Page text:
Is Kratom Legal? Here’s Everything You Need To Know
These days, consumers and scientists are looking back to ancient remedies to find cures to modern ailments. One of the most popular and most controversial supplements on the market right now is kratom. But as with many other natural supplements, one of the big questions consumers have about this product is “Is kratom legal?”
Kratom legality is something of a tricky question, especially in the United States. Read on to learn more about this supplement and discover whether it’s legal in your area or not.
What Is Kratom?
Before we dive into the complex facts about kratom legality, let’s talk some about kratom and what it is. Kratom is a plant native to Malaysia, Indonesia, and Thailand whose leaves have been a part of traditional medicine for centuries. Users may chew the leaves, brew a tea using the leaves, or take capsules filled with dried and ground leaf powder.
Although kratom was originally valued for its purported medicinal properties, these days, it has found a new use. Many people promote kratom as a safer alternative to opioids, including heroin. They believe it can be a tool in addiction recovery for heroin, as well as for cocaine.
In addition to its potential as an addiction recovery tool, kratom is believed to have a number of health benefits. It is most popular as a painkiller, which is part of why people believe it may be a safer alternative to opioids. If proven safe and effective, kratom could be useful for managing pain in cancer patients, as well as those with chronic conditions like fibromyalgia or arthritis.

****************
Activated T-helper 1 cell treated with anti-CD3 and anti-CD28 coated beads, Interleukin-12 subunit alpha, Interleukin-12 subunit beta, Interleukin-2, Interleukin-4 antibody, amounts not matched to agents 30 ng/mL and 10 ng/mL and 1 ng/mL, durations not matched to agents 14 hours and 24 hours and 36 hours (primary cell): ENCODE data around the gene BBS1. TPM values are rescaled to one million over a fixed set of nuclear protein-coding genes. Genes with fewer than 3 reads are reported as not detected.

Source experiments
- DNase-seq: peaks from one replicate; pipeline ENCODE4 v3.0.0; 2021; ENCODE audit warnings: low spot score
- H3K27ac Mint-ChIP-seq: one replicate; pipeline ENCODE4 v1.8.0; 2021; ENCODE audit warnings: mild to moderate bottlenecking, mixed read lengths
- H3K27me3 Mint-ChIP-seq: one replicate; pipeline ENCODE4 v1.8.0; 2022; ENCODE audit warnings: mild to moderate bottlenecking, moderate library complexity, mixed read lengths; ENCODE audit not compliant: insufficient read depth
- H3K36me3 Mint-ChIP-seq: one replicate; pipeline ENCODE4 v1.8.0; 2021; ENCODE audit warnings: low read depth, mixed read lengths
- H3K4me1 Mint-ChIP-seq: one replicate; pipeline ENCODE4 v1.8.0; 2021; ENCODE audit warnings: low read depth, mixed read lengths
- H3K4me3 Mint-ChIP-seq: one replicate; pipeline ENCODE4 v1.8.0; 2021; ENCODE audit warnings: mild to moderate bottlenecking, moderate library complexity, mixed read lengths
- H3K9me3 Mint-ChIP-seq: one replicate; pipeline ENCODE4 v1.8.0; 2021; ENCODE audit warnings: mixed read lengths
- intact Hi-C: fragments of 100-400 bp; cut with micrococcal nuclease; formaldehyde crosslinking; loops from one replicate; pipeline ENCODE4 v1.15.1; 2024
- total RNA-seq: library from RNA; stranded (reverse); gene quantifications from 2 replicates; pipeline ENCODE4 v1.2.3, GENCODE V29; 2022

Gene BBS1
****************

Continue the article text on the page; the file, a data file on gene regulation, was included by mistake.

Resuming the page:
Many people also claim that kratom can be a safe, natural way to manage anxiety disorders. About 64 percent of self-reporting users said that it was helpful in treating their depression. And 87 percent of users who were taking kratom to manage an opioid addiction reported relief from their withdrawal symptoms.
Kratom Safety Concerns
So if kratom has so many amazing benefits, why is it still illegal in certain areas? Despite some of its purported benefits, kratom can have some very serious side effects, especially if overused. And since each plant is different, it’s very hard to control exact dosing, making it extremely easy to overdose by accident.
Some of the milder kratom side effects can include everything from nausea and vomiting to chills, sweating, and itching. Users may also experience hallucinations, delusions, difficulty breathing, seizures, and even coma. There is also some evidence to suggest that kratom can be addictive, meaning you may wind up swapping out one addiction for another.
Federal vs. State Regulations
In order to understand all about kratom legality in the United States, you must first understand how regulations work on the state and federal levels. Think of federal regulations as an umbrella rule covering all the different state rules. While each state can set its own regulations to an extent, federal law can supersede individual state policies.
For instance, let’s say that in your state, it’s legal to ride a camel down a public road, but it’s illegal on a federal level. Your state may not stop you from riding your camel, but the federal government has a right to come in and punish you. However, if there is no federal regulation dictating where camels may or may not be ridden, your state will determine whether your dromedary earns you a traffic ticket.
How Drug Scheduling Works
Next we need to understand a little about how the United States classifies different drugs for legal purposes. The Drug Enforcement Administration groups drugs into one of five distinct categories. These categories are called schedules, and they reflect how dangerous a substance is and, therefore, how legal it is.